The Army Air Corps Mail Operation (AACMO) was an operation of seventeen routes and 11,000 miles of airways. It was established in 1934 when President Franklin D. Roosevelt directed Postmaster General James A. Farley to cancel airmail contracts with airlines because of contractual irregularities. The previous year, the airlines had carried several million pounds of mail over several routes in the US that totaled nearly 25,000 miles. On February 9th of that year, Air Corps Chief Maj. Gen. Benjamin D. Foulois was directed to take over the airmail operation. He was given 10 days to prepare.
In spite of a reduced operation and route plan, the problems and risks were formidable. The Air Corps had about 1,500 airplanes, but nearly a third of them were trainers or special purpose aircraft. Most of the others were light, maneuverable airplanes built for combat in daylight and good weather. Most of the 250 Army pilots assigned to AACMO were lieutenants with less than two years of flying experience. Although the air mail would be transported mainly at night, only 31 of the pilots had more than 50 hours of nighttime flying.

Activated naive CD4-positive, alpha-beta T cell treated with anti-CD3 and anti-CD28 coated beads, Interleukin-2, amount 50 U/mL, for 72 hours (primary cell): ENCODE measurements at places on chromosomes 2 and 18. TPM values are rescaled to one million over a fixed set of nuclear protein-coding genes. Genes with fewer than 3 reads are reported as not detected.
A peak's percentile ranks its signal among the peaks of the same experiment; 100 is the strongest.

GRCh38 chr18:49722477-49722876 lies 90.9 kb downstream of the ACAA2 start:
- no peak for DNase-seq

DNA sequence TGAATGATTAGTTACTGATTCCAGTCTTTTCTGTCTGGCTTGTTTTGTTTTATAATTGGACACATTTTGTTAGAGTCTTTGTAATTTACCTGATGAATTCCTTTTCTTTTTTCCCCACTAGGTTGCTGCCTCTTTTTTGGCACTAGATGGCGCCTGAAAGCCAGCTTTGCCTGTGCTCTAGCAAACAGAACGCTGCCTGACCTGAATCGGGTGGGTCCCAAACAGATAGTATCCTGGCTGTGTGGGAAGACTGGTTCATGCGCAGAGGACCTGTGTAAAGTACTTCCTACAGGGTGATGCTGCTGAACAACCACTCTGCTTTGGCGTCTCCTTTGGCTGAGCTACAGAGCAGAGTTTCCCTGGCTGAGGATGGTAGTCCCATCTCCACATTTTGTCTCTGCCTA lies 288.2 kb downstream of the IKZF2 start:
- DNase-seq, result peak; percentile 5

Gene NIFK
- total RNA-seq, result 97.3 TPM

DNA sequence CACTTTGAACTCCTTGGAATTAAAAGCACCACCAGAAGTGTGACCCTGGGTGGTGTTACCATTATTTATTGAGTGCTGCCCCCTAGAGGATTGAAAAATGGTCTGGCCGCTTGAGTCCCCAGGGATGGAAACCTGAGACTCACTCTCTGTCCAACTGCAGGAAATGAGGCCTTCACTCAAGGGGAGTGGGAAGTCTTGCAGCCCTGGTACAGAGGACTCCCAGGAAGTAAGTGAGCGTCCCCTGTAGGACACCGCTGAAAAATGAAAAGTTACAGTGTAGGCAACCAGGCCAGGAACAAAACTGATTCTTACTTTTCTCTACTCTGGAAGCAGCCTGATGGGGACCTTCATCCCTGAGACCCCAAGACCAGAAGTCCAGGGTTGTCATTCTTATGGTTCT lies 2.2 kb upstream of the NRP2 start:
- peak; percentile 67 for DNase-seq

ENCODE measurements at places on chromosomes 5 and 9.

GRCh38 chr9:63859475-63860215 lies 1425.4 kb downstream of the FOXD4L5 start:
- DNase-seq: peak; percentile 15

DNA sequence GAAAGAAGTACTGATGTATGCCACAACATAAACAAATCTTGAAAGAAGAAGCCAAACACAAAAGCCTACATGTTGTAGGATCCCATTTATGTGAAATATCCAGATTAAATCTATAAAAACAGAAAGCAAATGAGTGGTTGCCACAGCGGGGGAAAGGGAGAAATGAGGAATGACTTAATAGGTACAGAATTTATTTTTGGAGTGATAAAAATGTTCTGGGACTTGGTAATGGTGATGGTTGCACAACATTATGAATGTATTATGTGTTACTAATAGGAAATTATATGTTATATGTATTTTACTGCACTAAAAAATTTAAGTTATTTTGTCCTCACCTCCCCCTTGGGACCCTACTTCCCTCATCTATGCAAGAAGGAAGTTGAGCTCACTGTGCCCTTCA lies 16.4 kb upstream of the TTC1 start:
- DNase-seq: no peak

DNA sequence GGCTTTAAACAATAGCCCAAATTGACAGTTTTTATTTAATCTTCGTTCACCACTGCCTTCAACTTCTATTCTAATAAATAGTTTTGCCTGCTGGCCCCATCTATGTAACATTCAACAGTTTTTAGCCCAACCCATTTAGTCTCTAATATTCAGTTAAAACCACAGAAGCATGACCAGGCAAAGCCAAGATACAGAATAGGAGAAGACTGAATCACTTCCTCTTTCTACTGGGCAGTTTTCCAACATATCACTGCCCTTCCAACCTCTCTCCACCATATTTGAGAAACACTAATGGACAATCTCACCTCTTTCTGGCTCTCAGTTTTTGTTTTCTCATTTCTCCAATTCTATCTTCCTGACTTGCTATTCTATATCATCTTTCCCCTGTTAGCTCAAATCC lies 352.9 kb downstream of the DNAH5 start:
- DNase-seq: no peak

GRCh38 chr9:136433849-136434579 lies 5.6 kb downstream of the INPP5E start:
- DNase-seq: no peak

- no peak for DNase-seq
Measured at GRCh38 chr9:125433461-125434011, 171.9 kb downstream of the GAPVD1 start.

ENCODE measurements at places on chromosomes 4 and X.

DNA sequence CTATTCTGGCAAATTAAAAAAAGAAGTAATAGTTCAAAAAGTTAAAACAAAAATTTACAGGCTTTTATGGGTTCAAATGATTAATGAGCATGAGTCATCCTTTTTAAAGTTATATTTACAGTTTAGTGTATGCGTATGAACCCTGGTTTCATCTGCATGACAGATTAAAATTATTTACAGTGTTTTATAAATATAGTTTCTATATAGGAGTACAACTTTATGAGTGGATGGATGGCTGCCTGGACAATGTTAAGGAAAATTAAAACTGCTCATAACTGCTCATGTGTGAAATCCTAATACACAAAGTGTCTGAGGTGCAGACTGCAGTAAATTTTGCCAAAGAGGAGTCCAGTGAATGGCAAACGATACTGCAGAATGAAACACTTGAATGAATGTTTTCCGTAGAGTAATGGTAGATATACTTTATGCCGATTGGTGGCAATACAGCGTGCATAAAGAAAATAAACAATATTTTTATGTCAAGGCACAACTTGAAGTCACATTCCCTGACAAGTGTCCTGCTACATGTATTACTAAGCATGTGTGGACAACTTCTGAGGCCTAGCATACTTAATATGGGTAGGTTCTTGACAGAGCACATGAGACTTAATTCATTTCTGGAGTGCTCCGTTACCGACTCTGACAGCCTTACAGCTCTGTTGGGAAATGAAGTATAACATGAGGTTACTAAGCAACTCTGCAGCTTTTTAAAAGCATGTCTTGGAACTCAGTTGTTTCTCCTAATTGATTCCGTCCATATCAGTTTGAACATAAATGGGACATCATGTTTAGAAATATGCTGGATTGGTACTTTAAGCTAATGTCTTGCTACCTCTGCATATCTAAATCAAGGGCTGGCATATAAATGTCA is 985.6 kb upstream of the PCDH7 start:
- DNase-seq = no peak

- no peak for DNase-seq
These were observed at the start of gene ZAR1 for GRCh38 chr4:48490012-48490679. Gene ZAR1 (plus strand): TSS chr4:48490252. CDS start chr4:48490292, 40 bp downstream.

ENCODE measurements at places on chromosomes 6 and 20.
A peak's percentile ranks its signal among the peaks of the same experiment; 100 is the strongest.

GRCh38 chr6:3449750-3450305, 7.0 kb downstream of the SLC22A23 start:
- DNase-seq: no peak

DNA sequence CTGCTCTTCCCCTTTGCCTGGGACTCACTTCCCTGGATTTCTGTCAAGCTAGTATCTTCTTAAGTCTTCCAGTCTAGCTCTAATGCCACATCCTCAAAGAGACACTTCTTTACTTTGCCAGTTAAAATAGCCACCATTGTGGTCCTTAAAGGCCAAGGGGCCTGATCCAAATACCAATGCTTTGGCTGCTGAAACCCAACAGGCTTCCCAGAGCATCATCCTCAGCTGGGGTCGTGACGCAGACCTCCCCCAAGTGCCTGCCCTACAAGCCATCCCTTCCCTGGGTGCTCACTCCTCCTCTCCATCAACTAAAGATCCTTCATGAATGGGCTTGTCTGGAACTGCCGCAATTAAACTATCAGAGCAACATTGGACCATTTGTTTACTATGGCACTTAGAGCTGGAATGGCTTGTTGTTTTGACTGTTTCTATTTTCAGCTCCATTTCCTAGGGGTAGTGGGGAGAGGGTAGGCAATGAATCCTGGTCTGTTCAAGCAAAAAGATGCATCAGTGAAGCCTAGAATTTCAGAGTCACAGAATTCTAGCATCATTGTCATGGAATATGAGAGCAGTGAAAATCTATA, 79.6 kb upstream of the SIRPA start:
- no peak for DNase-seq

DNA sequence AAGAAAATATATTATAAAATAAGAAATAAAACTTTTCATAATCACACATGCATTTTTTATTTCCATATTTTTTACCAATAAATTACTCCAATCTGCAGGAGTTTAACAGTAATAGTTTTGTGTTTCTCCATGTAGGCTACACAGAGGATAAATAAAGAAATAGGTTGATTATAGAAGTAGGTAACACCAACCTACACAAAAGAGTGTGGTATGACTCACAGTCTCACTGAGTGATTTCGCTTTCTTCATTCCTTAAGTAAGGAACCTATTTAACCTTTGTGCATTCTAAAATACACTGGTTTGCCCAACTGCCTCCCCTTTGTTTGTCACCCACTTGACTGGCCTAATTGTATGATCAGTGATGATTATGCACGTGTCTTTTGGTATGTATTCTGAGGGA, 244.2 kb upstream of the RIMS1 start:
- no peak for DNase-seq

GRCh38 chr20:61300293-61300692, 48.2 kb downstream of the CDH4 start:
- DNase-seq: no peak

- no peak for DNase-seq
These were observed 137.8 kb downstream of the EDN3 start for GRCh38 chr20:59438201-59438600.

The first two months of AACMO were marred with numerous accidents and fatalities as bad weather and dated aircraft endangered pilots. There were dozens of crashes, and March 9 was a particularly bad day. Four air mail crew members—three pilots and a mechanic—were killed in crashes in Ohio, Florida, and Wyoming. That raised the AACMO death toll to 10 in less than a month. President Roosevelt and the Air Corps were under fire for the recurring mishaps. With spring weather and growing experience, crashes and casualties declined. On June 1, 1934, new contracts with the airlines were signed, and the Air Corps was relieved of all responsibility for the nation’s mail.
The weaknesses of the Air Corps that were exposed by air mail operation led to an overhaul. AACMO deficiencies alerted the nation to the needs of the Air Corps for better aircraft and equipment, and within a short time, the open-cockpit biplanes were rendered obsolete by a new generation of fighters and bombers. Alterations were made in approaches to training and flying, moving towards practices that made use of mechanical instruments and radio communications. The Air Corps that entered World War II was an entirely different force than the one that had been ordered to carry the air mail seven years before.
This collection contains various correspondences (telegrams, radiograms, memorandums, index sheets, etc.) in regards to the Airmail Accidents of the Army Air Corps from February to April 1934.
For more information on the history of the AACMO and about the collection, see our Descriptive Finding Guide.